According to a study on Pesticide Exposure in Children from the Council on Environmental Health, pesticides used to kill unwanted insects, plants, molds and rodents are encountered daily by children. Acute poisoning is a rising concern and evidence shows connections between early life exposure to pesticides with pediatric cancers, decreased cognitive function and behavioral problems.
Relying on prevention and more natural remedies is always encouraged over chemical use. But which methods work best, and how can you ensure you’re keeping your family safe while combating pests? Start with areas you can control, like sealing your home and using natural remedies, and call in the experts when the problem is bigger than your control. Here are five things to consider in your pest control journey.
Block off the corridors for pests and rodents by sealing holes and cracks in your home’s interior and exterior. Look for gaps in your home around plumbing, floor vents and exterior doors.
A little caulking might work fine for small holes and cracks where bugs can enter. But even the slightest holes can leave a route open for bugs and rodents alike. Mice can squeeze through quarter-inch holes and leave a trail behind for other mice to follow. For larger holes, stuff with steel wool or wire mesh first before applying caulk and sealing.
Bugs and pests love to feed on leftover food scraps, crumbs and even small pools of water collecting in your bathroom. The EPA recommends storing your food in sealed plastic or glass containers, and tightly covering any trash cans. Remember to quickly remove accumulating garbage from your house and inspect your garage for any forgotten pieces of garbage or clutter.
But human food isn’t the only thing bugs and rodents consume. Corrugated cardboard boxes and their glue attract pests who turn it into a feast. Other critters will use box and newspaper scraps to build nests and leave behind droppings. Avoid clutter, and assume anything like paper or boxes will be used or consumed by unwanted pests.
Depending on your pest problem, some issues can be resolved with natural remedies that require no chemicals or professional intervention. Wipe down your home with an equal-parts solution of vinegar and water to deter ants from coming back. Doing it regularly can destroy the scent trails ants use to chart their path, and can keep them from exploring your home. Meanwhile, planting catnip around your garden or in your home can deter mosquitoes from turning your home and backyard into a breeding ground.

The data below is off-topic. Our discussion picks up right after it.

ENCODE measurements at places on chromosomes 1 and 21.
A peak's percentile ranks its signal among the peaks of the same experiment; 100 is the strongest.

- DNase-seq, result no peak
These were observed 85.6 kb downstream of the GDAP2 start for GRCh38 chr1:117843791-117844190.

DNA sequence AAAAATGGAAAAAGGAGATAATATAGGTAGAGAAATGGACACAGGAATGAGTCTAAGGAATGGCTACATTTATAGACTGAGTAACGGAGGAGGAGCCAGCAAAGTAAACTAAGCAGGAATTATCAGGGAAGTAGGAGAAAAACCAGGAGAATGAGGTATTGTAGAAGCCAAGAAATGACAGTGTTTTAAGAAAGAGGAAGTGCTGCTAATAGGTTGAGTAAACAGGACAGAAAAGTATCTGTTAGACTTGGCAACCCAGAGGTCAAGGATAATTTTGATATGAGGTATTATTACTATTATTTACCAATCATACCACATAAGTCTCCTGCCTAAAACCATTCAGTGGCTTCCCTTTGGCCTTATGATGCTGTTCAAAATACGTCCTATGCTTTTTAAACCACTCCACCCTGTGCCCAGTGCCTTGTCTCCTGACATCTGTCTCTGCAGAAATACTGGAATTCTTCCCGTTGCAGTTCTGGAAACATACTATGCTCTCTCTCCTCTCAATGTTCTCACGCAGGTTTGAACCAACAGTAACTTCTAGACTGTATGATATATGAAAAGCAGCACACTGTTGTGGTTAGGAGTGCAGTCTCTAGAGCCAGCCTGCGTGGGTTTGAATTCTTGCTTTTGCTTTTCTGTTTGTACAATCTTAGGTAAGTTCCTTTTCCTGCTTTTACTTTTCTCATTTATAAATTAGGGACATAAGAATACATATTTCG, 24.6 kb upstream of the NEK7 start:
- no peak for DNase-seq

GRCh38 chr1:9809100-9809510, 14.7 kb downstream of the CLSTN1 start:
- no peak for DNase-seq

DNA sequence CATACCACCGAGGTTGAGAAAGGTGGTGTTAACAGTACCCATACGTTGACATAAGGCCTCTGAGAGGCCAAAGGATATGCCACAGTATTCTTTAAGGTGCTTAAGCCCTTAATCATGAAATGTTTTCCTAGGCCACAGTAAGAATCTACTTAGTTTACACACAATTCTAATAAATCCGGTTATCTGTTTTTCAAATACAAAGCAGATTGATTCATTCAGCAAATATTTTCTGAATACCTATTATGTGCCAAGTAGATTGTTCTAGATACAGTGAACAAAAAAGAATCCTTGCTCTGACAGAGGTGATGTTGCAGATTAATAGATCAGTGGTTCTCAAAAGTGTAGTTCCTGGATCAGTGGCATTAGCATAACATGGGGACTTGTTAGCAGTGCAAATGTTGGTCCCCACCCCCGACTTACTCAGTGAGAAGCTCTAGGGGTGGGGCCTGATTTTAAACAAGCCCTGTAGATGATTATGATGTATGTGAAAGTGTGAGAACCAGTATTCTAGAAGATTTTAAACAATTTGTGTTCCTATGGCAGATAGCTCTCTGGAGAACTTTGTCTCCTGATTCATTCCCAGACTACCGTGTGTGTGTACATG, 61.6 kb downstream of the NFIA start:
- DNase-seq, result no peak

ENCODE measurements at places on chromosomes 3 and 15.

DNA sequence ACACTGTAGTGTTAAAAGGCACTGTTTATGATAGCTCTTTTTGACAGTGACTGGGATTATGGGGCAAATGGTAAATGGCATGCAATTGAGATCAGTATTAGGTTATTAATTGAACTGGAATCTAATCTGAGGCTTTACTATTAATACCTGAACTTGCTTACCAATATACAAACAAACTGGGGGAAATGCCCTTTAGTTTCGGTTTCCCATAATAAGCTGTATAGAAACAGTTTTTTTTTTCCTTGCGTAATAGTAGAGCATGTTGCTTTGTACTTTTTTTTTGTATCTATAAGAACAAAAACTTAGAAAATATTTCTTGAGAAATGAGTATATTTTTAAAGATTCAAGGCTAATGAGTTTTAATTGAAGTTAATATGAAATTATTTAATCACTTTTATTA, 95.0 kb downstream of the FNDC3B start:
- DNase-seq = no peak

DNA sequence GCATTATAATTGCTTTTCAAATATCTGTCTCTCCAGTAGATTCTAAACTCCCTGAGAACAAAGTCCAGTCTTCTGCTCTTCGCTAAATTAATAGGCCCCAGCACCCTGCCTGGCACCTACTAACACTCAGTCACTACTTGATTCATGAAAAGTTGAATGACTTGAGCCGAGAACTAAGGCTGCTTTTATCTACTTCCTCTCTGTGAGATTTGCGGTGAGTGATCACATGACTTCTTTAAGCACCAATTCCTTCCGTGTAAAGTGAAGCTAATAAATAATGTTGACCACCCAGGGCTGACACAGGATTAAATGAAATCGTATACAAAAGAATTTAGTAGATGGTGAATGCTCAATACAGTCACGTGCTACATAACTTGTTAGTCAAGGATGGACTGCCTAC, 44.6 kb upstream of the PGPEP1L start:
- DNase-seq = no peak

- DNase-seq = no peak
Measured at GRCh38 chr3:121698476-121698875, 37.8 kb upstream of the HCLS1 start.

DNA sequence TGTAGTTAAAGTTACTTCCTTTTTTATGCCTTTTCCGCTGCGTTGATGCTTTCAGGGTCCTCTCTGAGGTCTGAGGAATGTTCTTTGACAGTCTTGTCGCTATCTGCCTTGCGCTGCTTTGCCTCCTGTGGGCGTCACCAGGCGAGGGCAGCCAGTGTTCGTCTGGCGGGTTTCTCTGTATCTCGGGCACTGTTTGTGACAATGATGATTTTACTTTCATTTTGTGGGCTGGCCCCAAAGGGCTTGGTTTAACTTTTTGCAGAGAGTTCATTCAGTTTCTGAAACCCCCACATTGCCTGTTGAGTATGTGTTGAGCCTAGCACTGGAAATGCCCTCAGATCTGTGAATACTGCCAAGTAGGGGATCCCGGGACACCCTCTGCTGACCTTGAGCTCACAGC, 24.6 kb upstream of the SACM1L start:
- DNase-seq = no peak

Not all pest issues can be resolved with natural remedies and taking proactive steps. For example, a rat or squirrel problem in your basement or attic can be difficult for the everyday consumer to resolve without help. Research professional wildlife removal services to combat your pest problem to tackle especially challenging problems.
Ask any service you work with about their insurance and credentials. Some services also have a staff of technicians with degrees in wildlife biology, entomology and beyond. The team is trained to remove animals ranging from bats to yellow jackets, and relocate them to an appropriate wildlife area.
You probably already know using chemical sprays and bug bombs can be dangerous to children and pets. But any repellent that comes in a bottle using propellant can also explode. Meanwhile, pouring pesticides into unapproved containers or mixing them together can cause a harmful chemical reaction.
Always carefully follow any safety precautions on the back of bug and rodent repellents. Keep them locked away from pets and children, and throw out leftovers. It’s better to just buy new pesticides than risk leftovers being spilled or accidentally consumed. At the end of the day, it’s always better to be safe and explore natural remedies and experts with humane pest control practices than use harsh chemicals and solutions.